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Sep 9, 2015

A stem cell adventure

Posted by in categories: biotech/medical, education, entertainment

A comic book about stem cells, covering basic concepts related to stem cells, their properties and possible uses. TEXT: João Ramalho-Santos; ART: André Caetano.

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Sep 9, 2015

Watch Parallels 2015

Posted by in category: futurism

Parallels 2015
A mysterious building is the gateway to infinite parallel Earths.

Director: Christopher Leone.
Writers: Laura Harkcom (story), Christopher Leone (story), 1 more credit »

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Sep 9, 2015

Frankenvirus emerges from Siberia’s frozen wasteland

Posted by in category: sustainability

Let sleeping dogs lie.


Scientists will reanimate a 30,000-year-old giant virus, warned more microscopic pathogens may awaken due to climate change.

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Sep 8, 2015

What gives Bitcoin Value?

Posted by in categories: bitcoin, cryptocurrencies, economics, Elon Musk, finance

For most of us, figuring out the value of something that we want, comes from research. If you want a new set of wine glasses, you check the price online. Perhaps you consult a catalog. If the set of 8 stemware goblets that you like are a current model from a major company, there are probably many places to buy them. If there are multiple Ebay sellers and many recently completed sales, then you can establish the value with precision.

I’ve written a lot of Bitcoin articles on this Lifeboat Blog and elsewhere, so, let’s dig a bit deeper this time. Let’s talk about from where value really comes.

Supply and Demand

In the end, an item’s value is a direct result of supply and demand. It’s no different with a currency. And let’s be clear: Despite a raging debate, Bitcoin is a currency and not just a payment instrument. How can I be certain? Try this mental exercise—

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Sep 8, 2015

One big step for man as astronaut controls robot from ISS

Posted by in categories: robotics/AI, space

Danish astronaut Andreas Mogensen performed the breath-taking experiment in which he placed a peg into a very tight hole on Monday under the careful control of the European Space Agency.

While orbiting some 400 kilometres (250 miles) above Earth, Mogensen took control of the Interact Centaur rover which has a pair of arms for delicate, high-precision work.

The blue-and-white fibreglass robot, which cost less than 200,000 euros ($224,000) to build, also has a camera on its head which allows the controller to directly see the task it is performing.

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Sep 8, 2015

Peter Thiel’s Valar Ventures and Citi Ventures Back Stock-Trading Startup — By Anna Irrera | The Wall Street Journal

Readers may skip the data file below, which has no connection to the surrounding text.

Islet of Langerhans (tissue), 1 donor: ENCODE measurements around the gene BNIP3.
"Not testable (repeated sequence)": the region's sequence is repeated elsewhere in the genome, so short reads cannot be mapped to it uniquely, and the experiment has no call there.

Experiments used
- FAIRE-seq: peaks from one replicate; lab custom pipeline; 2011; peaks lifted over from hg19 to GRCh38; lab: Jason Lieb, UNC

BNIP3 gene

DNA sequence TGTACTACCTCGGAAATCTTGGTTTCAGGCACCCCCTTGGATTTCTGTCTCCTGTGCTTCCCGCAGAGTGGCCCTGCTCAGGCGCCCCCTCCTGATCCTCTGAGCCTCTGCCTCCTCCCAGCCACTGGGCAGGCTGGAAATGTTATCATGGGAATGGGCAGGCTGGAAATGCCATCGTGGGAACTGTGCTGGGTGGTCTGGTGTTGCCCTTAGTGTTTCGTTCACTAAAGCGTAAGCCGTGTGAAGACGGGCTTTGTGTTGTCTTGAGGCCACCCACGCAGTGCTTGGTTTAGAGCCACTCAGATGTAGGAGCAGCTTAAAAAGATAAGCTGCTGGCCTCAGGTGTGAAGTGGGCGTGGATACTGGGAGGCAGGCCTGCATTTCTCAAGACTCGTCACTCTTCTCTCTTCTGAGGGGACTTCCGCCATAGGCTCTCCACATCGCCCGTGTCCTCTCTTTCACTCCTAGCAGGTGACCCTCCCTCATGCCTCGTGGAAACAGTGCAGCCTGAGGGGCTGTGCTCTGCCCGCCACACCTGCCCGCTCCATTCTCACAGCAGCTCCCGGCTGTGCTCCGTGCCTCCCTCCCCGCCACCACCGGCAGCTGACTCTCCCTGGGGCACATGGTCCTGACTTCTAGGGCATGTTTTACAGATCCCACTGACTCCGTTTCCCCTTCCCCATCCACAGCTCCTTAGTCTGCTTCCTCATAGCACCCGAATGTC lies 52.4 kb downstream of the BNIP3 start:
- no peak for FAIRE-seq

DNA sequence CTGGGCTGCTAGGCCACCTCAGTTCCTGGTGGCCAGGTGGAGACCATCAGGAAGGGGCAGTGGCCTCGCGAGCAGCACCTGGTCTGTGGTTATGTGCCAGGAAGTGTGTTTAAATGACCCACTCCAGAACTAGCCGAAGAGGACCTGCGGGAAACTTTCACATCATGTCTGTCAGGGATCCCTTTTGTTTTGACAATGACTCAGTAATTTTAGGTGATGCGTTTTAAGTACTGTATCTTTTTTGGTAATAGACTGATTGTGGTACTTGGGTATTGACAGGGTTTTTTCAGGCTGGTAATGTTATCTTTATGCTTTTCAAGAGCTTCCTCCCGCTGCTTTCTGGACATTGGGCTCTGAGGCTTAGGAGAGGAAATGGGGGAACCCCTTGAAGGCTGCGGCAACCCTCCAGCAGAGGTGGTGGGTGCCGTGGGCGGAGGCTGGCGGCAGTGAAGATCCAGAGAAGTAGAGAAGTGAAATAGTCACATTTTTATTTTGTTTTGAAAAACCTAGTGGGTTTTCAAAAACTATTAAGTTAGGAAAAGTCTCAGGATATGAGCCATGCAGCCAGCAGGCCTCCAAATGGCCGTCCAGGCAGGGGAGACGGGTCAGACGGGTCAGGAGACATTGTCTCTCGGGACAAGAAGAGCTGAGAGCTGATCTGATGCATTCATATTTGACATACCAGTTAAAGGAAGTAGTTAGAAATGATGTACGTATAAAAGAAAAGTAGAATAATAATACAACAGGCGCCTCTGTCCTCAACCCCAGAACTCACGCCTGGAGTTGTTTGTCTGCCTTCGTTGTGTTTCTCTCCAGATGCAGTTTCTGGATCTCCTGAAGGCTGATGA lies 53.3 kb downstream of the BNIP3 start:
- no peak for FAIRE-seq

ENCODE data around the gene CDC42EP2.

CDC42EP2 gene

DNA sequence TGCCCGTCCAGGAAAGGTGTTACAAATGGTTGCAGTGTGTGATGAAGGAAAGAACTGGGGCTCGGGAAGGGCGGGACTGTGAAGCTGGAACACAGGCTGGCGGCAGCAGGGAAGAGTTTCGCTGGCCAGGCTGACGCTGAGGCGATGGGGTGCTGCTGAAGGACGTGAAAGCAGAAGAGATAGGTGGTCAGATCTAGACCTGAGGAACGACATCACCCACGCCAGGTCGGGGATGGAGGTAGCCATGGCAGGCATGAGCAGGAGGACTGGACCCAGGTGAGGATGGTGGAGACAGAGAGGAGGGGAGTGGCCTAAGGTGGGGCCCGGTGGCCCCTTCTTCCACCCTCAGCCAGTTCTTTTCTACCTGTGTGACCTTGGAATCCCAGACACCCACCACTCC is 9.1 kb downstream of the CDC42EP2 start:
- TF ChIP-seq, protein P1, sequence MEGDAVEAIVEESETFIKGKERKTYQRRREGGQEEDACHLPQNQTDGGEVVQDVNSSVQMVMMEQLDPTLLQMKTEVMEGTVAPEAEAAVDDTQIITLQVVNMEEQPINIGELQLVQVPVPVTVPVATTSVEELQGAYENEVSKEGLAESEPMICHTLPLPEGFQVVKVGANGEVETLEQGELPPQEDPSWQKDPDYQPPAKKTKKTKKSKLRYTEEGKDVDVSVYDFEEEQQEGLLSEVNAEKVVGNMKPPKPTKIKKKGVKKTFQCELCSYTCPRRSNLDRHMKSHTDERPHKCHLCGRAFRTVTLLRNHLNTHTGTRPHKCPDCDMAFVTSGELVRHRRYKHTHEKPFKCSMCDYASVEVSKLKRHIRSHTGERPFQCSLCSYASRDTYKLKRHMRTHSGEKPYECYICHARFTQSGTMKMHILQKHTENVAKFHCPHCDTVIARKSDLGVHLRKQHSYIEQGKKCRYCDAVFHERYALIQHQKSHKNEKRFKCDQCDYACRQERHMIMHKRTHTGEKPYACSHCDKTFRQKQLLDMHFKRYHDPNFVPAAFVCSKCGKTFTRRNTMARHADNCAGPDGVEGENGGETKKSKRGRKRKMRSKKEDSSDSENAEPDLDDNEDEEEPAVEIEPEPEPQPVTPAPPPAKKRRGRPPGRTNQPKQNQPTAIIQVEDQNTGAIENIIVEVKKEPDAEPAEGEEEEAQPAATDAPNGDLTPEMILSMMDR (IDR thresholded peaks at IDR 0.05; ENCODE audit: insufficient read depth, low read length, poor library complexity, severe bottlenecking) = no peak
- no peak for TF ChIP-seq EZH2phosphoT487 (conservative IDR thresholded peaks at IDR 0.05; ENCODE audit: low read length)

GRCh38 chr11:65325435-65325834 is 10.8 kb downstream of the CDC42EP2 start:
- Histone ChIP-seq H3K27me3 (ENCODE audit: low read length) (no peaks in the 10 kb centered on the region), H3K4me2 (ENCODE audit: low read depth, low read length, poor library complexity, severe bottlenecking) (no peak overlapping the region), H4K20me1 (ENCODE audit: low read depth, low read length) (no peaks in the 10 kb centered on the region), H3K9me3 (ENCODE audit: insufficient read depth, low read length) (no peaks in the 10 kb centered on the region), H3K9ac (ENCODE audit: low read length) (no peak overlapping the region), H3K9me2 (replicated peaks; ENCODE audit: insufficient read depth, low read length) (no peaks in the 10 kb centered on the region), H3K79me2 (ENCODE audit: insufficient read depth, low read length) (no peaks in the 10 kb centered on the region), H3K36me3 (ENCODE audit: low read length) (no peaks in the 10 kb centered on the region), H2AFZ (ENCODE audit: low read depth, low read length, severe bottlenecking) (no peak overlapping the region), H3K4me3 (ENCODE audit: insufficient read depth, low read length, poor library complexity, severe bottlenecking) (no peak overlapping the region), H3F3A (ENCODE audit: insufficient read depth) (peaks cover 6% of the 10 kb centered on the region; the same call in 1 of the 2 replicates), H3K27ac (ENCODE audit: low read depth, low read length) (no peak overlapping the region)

Posted by in category: finance

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Peter Thiel’s Valar Ventures and Citigroup’s Citi Ventures have backed a New York-based startup that lets retail investors place orders for securities on news websites, financial blogs and mobile apps, as investments in young financial-technology companies continue to grow.

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Sep 8, 2015

Syfy’s Childhood’s End HQ | Trailer 2015

Posted by in category: entertainment

Exclusive trailer for Syfy’s mini series “Childhood’s End”, starring among others Mike Vogel (Under the Dome), Charles Dance (Game of thrones) and Daisy Betts (Last resort).

Syfy: http://www.syfy.com/
Syfy on Twitter: https://twitter.com/syfy

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Sep 8, 2015

Forget Donald Trump. Meet Zoltan Istvan, the only presidential candidate promising eternal life.

Posted by in categories: geopolitics, life extension

First major story on Immortality Bus from embedded journalist with Vox:


His campaign’s ’70s RV that’s been rebuilt to look like a giant coffin.

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Sep 8, 2015

Where Do New Genes Come From?

Posted by in categories: biotech/medical, health, life extension

And Can We Use Them To Improve Health and Longevity


Junk DNA may play a critical role in the creation of new DNA.

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Sep 8, 2015

Gene Editing Is Now Cheap and Easy—and No One Is Prepared for the Consequences

Posted by in categories: bioengineering, biotech/medical, genetics

In April 2015, a paper by Chinese scientists about their attempts to edit the DNA of a human embryo rocked the scientific world and set off a furious debate. Leading scientists warned that altering the human germ line without studying the consequences could have horrific consequences. Geneticists with good intentions could mistakenly engineer changes in DNA that generate dangerous mutations and cause painful deaths. Scientists — and countries — with less noble intentions could again try to build a race of superhumans.

Human DNA is, however, merely one of many commercial targets of ethical concern. The DNA of every single organism — every plant, every animal, every bacterium — is now fair game for genetic manipulation. We are entering an age of backyard synthetic biology that should worry everybody. And it is coming about because of CRISPRs: clustered regularly interspaced short palindromic repeats.

Discovered by scientists only a few years ago, CRISPRs are elements of an ancient system that protects bacteria and other single-celled organisms from viruses, acquiring immunity to them by incorporating genetic elements from the virus invaders. CRISPRs evolved over millions of years to trim pieces of genetic information from one genome and insert it into another. And this bacterial antiviral defense serves as an astonishingly cheap, simple, elegant way to quickly edit the DNA of any organism in the lab.

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